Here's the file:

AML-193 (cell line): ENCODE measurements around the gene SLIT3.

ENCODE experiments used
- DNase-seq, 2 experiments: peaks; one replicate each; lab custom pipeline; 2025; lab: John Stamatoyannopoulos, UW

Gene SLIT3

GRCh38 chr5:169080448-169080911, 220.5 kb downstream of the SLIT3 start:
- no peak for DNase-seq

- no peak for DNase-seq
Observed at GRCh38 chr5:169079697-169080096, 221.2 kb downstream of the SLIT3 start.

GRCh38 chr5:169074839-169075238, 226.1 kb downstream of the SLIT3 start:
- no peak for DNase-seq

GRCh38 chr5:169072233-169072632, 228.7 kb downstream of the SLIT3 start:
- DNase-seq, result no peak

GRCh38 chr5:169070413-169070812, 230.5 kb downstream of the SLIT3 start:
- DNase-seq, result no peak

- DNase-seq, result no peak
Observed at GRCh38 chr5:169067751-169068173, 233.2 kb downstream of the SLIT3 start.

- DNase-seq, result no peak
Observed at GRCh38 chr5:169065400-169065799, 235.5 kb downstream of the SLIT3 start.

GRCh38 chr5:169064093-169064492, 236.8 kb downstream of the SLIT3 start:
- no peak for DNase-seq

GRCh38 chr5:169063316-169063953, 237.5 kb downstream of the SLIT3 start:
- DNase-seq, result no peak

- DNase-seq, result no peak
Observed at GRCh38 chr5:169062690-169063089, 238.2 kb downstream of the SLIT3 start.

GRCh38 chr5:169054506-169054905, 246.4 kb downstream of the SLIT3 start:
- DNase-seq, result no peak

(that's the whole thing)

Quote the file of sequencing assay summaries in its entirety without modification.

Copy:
AML-193 (cell line): ENCODE measurements around the gene SLIT3.

ENCODE experiments used
- DNase-seq, 2 experiments: peaks; one replicate each; lab custom pipeline; 2025; lab: John Stamatoyannopoulos, UW

Gene SLIT3

GRCh38 chr5:169080448-169080911, 220.5 kb downstream of the SLIT3 start:
- no peak for DNase-seq

- no peak for DNase-seq
Observed at GRCh38 chr5:169079697-169080096, 221.2 kb downstream of the SLIT3 start.

GRCh38 chr5:169074839-169075238, 226.1 kb downstream of the SLIT3 start:
- no peak for DNase-seq

GRCh38 chr5:169072233-169072632, 228.7 kb downstream of the SLIT3 start:
- DNase-seq, result no peak

GRCh38 chr5:169070413-169070812, 230.5 kb downstream of the SLIT3 start:
- DNase-seq, result no peak

- DNase-seq, result no peak
Observed at GRCh38 chr5:169067751-169068173, 233.2 kb downstream of the SLIT3 start.

- DNase-seq, result no peak
Observed at GRCh38 chr5:169065400-169065799, 235.5 kb downstream of the SLIT3 start.

GRCh38 chr5:169064093-169064492, 236.8 kb downstream of the SLIT3 start:
- no peak for DNase-seq

GRCh38 chr5:169063316-169063953, 237.5 kb downstream of the SLIT3 start:
- DNase-seq, result no peak

- DNase-seq, result no peak
Observed at GRCh38 chr5:169062690-169063089, 238.2 kb downstream of the SLIT3 start.

GRCh38 chr5:169054506-169054905, 246.4 kb downstream of the SLIT3 start:
- DNase-seq, result no peak